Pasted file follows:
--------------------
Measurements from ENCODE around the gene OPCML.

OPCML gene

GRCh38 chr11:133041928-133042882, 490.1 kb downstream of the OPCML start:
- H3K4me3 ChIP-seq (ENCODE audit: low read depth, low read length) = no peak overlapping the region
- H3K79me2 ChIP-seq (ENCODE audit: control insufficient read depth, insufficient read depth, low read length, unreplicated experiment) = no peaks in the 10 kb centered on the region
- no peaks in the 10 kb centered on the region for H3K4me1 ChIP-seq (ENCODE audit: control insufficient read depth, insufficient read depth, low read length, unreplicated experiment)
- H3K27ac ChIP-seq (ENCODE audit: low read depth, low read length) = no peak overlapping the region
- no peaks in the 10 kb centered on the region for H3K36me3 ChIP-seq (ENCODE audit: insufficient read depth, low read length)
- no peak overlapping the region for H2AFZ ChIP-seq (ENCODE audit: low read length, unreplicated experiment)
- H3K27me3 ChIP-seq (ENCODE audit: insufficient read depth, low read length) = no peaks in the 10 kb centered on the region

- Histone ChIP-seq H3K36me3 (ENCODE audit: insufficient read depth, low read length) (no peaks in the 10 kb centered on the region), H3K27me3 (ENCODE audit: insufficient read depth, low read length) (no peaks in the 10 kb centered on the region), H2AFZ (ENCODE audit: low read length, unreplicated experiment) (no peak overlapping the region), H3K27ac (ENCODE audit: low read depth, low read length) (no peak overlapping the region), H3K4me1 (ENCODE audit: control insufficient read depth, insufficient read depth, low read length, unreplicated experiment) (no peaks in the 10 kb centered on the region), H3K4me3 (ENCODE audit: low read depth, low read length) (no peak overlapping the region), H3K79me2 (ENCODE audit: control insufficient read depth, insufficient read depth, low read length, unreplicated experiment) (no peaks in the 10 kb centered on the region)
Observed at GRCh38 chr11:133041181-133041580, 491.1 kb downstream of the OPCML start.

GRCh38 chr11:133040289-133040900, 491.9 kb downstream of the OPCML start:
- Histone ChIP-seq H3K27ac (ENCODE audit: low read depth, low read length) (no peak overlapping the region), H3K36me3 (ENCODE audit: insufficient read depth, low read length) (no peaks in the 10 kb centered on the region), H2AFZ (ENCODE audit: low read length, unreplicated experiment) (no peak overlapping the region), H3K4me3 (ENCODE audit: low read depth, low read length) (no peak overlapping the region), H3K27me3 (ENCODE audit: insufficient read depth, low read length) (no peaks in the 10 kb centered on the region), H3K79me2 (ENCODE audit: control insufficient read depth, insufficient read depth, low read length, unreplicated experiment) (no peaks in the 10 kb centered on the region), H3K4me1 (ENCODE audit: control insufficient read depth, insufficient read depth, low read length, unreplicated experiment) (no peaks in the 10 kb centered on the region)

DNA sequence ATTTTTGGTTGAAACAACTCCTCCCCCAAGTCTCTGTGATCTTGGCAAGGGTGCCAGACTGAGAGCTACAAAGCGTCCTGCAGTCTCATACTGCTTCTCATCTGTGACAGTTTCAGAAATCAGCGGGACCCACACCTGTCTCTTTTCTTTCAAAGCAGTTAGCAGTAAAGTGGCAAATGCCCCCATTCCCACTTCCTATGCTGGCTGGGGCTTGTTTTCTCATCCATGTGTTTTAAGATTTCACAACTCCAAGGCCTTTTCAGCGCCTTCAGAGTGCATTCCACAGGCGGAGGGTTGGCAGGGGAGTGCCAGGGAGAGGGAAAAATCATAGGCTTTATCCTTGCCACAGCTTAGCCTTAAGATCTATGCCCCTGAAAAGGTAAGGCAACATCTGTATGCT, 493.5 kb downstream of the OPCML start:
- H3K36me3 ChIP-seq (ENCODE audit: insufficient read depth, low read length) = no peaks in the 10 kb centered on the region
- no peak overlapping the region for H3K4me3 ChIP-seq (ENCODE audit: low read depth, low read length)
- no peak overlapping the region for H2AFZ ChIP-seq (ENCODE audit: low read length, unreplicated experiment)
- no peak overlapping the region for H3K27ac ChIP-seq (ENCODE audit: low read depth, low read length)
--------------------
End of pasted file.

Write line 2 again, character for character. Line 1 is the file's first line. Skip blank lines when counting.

OPCML gene